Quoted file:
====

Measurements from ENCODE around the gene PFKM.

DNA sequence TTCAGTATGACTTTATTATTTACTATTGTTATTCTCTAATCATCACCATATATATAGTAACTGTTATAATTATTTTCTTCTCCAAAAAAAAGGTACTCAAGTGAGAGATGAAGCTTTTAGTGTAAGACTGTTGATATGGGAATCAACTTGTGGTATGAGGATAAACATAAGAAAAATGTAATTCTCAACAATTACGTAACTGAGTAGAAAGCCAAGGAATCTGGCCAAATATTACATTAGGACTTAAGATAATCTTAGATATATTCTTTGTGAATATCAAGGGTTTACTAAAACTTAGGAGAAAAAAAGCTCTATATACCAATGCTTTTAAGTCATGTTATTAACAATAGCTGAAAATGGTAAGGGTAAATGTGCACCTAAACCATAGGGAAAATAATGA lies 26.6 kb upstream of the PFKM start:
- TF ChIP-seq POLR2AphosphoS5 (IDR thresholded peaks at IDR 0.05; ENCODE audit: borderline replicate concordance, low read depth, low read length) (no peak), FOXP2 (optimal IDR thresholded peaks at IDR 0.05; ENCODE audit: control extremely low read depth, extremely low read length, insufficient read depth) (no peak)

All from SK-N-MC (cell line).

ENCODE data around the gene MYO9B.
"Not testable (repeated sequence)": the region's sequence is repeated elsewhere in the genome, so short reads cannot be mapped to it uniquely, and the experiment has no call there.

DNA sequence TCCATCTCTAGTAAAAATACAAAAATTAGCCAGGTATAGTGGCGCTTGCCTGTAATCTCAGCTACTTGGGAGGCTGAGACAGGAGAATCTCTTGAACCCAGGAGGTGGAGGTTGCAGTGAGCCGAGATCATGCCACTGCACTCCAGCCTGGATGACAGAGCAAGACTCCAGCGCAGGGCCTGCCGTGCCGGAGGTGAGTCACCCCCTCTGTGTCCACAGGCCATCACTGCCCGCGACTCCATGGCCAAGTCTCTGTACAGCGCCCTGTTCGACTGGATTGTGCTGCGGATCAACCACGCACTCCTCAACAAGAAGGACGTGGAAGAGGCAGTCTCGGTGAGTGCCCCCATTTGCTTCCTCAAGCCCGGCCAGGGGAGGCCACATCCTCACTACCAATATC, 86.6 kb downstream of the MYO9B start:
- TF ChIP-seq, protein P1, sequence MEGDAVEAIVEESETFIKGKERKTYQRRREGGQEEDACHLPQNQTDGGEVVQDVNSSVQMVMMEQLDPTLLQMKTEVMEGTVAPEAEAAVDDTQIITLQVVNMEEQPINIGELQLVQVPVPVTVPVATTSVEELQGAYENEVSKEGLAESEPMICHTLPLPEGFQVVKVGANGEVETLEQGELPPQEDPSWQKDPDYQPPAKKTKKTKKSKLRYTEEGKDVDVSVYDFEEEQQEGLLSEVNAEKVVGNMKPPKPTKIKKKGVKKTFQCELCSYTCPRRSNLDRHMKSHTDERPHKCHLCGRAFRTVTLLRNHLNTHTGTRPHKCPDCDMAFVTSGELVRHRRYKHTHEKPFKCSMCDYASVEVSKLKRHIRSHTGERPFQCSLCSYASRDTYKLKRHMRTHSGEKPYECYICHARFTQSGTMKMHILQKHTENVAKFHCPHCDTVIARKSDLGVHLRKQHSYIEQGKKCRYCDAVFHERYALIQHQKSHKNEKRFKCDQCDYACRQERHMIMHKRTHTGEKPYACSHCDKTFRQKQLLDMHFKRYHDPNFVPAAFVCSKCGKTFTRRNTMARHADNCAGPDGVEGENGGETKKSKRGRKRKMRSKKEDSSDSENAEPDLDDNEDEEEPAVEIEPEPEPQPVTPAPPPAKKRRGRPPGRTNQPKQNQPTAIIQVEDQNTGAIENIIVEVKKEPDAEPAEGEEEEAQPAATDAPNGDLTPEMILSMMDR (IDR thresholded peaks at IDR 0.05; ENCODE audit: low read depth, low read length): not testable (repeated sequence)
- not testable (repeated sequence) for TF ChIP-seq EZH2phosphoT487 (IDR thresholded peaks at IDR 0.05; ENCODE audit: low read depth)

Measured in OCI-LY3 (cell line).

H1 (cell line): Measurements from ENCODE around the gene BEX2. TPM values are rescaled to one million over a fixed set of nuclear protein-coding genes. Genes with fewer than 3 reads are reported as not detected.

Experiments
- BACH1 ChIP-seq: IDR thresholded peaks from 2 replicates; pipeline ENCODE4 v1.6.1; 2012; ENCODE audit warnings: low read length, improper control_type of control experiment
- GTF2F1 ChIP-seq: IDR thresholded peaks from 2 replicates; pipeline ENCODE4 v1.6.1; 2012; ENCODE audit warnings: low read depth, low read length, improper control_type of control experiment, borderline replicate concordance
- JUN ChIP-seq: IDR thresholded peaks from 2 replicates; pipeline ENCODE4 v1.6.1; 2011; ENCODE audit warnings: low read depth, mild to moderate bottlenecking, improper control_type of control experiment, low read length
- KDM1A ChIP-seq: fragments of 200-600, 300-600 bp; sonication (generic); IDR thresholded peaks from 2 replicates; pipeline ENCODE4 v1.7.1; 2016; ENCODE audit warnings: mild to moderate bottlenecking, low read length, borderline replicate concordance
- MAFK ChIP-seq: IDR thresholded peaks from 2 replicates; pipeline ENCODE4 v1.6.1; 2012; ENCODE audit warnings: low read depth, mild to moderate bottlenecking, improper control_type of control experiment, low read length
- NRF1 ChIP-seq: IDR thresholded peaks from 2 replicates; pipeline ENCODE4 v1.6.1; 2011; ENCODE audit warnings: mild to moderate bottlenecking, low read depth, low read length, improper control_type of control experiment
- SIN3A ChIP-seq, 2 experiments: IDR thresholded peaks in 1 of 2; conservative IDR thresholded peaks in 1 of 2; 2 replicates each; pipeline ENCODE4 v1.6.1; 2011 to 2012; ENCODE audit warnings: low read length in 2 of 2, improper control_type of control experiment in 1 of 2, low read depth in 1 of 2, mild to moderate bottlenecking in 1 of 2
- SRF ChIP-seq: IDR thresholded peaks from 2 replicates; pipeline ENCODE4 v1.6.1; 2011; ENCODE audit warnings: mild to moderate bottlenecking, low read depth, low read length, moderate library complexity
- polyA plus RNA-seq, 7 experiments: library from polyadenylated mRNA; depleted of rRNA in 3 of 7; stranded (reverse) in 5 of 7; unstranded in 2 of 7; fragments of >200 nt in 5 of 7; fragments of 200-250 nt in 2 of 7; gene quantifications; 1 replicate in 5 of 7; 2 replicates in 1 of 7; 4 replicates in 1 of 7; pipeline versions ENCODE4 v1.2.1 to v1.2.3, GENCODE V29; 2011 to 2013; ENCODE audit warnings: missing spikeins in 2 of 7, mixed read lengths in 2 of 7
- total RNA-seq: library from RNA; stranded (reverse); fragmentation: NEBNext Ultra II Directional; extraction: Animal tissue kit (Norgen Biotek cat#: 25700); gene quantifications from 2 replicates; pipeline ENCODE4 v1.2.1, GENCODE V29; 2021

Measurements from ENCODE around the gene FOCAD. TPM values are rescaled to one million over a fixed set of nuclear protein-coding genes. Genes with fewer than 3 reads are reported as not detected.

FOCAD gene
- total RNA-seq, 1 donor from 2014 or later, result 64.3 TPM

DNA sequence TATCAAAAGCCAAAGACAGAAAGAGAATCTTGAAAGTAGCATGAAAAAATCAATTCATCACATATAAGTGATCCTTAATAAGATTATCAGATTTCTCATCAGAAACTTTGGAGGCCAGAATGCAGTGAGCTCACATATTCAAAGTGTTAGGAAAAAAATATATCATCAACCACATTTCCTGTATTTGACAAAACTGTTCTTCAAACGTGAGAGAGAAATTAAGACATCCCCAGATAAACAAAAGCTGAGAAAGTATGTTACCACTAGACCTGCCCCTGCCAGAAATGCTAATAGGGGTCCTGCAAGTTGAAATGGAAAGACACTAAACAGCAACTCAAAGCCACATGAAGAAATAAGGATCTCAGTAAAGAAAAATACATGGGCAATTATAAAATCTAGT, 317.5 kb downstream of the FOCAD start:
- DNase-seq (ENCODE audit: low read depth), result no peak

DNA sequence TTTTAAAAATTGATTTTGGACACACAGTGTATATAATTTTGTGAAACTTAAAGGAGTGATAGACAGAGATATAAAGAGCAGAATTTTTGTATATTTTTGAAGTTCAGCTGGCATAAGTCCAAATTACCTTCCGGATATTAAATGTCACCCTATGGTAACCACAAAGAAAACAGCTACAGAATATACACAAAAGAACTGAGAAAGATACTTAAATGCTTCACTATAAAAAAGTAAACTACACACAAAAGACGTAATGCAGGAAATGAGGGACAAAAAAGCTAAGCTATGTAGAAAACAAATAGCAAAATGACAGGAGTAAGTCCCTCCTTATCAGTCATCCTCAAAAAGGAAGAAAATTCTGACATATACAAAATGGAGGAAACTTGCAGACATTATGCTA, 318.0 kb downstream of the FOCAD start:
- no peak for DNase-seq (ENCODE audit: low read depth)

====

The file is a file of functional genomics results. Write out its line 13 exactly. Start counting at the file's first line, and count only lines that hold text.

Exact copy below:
- BACH1 ChIP-seq: IDR thresholded peaks from 2 replicates; pipeline ENCODE4 v1.6.1; 2012; ENCODE audit warnings: low read length, improper control_type of control experiment